Hound Dog

Although far from perfect, this is a pleasant and, at times, touching comedy about the stresses and strains of family life. Based on truth, Hound Dog follows a mother's quest to adopt a dog she felt a connection with while on holiday in Crete. Her devotion to the canine causes chaos as she fails to fully appreciate the needs of everyone in the family, particularly her fragile teenage daughter. It is no spoiler that Juno the pooch eventually arrives from Greece, resulting in further upheaval.

I did not expect to find actors in dog costumes and although this might put you off, don't let it. They strike a delightful balance between having to portray a dog seriously, while simultaneously sharing the ridiculousness of their parts with the audience. Key to this are the highly amusing and imaginative scene changes which were an absolute joy. I loved the droll father, the grumpy teens and the wholly believable interaction with the 'dogs'. However this play does suffer from two key flaws. First is its length. At times I could have screamed; Juno doesn't arrive until halfway through the play which is far too late considering that the characters discuss nothing else for half an hour. This leads me to the second problem: that it wouldn't seem so long if it was a bit more interesting. The script tries to be naturalistic, intent on portraying family life as realistically as possible but it is almost too realistic for the theatre, where what audiences want is a bit of drama. I felt like I was watching a stage version of The Archers with some dog outfits thrown in for light relief.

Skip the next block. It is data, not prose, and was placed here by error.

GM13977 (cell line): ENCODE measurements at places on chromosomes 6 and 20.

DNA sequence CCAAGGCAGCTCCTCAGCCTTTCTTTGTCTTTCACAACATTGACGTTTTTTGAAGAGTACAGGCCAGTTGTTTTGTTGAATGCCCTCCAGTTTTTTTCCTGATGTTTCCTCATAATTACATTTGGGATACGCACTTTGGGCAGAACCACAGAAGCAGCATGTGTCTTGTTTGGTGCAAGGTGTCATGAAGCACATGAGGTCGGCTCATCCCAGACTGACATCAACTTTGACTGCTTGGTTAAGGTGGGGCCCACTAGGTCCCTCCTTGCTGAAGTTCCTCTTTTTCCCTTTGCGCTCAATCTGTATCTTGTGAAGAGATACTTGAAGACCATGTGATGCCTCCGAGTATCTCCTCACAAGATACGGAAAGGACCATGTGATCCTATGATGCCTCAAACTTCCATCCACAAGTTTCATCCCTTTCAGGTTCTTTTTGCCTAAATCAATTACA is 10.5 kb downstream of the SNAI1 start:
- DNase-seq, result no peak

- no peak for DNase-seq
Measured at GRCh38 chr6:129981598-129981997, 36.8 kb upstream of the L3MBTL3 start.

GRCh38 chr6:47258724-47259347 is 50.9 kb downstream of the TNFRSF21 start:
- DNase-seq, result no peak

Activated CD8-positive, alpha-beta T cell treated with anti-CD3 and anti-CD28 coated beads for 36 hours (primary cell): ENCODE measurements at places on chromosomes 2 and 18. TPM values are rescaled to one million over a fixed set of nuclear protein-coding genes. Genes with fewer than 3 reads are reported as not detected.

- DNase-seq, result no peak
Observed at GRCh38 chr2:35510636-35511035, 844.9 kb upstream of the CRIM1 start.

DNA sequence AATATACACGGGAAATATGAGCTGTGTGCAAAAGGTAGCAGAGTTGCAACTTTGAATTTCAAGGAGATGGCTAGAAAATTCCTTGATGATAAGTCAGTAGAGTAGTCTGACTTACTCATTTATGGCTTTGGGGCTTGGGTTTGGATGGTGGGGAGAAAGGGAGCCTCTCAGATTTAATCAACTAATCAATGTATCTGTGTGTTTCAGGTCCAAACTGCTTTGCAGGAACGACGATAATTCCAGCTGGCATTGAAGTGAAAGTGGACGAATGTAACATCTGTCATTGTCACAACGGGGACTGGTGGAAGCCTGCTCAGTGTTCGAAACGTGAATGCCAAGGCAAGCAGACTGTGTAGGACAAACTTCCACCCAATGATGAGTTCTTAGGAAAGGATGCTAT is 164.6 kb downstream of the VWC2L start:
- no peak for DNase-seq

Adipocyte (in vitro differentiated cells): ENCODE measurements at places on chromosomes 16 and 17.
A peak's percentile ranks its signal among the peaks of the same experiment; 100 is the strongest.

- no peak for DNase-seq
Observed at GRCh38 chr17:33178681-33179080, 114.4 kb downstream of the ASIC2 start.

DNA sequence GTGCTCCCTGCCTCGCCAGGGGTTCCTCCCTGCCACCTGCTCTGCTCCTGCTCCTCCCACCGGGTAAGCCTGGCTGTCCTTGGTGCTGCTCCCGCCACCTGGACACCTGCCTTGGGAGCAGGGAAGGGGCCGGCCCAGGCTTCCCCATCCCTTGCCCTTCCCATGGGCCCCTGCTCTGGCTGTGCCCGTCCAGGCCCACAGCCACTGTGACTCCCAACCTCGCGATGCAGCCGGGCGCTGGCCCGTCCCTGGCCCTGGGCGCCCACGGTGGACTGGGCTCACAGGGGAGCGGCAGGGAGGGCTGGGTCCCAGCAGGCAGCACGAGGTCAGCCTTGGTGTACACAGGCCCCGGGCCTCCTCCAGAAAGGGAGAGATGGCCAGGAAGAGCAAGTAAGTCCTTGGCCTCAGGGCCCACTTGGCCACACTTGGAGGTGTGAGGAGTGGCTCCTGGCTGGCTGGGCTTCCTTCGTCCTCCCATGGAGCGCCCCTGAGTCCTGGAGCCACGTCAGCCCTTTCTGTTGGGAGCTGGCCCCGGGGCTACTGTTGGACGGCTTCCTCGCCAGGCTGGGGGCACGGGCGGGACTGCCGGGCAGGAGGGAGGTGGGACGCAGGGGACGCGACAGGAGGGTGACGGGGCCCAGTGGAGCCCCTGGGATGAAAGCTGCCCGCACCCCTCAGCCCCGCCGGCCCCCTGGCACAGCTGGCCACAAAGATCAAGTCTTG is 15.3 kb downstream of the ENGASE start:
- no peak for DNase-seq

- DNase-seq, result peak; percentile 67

Furthermore, for every line that drew a smile there was one that made me wince. It can be debilitatingly cheesy, glib and events occur and pass so quickly that you're left feeling that the end result wasn't worth the build up.

Even so, I'm glad I saw it. There is something about this play which is very endearing. That it is based on truth nobody can deny, not only because we all want to murder our families at times, but also due to events at the curtain call, of which I can reveal no more. So although someone made a dog's dinner of the script, audiences will be mostly forgiving. Hound Dog laughs at itself and that is refreshing.


The Blurb

Linda is on a mission to adopt an abandoned dog from Crete into her unwilling family. A new, touching and witty play with unpredictability and a wag in its tail by Fringe sell-out writer, Ginny Davis. www.ginnydavis.com.